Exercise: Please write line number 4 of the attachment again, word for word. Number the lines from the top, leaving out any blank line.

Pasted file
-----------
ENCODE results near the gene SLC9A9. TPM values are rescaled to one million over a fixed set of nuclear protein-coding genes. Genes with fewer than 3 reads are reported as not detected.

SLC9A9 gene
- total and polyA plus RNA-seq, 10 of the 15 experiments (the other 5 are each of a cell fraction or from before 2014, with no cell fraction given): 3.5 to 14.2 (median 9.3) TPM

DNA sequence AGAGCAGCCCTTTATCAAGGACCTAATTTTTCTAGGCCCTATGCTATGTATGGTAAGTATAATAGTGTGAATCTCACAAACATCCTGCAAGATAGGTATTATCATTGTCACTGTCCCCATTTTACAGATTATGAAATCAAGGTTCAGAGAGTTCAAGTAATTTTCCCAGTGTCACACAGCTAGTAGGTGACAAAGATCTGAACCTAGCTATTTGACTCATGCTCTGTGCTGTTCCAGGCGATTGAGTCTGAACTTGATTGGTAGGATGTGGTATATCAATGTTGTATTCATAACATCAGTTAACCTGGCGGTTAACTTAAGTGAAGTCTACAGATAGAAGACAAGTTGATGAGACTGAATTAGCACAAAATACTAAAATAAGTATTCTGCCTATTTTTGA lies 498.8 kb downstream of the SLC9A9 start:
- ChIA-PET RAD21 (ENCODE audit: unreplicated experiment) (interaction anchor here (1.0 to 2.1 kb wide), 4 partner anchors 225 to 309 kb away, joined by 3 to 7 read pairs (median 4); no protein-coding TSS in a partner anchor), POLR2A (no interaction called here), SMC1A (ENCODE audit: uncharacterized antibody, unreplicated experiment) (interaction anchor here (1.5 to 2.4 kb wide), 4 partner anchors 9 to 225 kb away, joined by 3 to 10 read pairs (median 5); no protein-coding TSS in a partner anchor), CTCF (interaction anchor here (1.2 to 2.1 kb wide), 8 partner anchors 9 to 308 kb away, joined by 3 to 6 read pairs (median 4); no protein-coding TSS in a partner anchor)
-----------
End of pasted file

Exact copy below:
DNA sequence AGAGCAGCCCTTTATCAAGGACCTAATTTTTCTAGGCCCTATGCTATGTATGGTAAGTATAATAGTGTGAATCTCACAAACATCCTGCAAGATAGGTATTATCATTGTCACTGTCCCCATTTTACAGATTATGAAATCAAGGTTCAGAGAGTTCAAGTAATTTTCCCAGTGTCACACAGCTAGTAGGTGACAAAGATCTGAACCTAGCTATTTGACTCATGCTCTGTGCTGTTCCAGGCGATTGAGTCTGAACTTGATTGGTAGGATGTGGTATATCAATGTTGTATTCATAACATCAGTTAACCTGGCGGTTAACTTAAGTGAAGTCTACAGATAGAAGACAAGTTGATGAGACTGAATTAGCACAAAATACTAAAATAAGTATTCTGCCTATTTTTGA lies 498.8 kb downstream of the SLC9A9 start: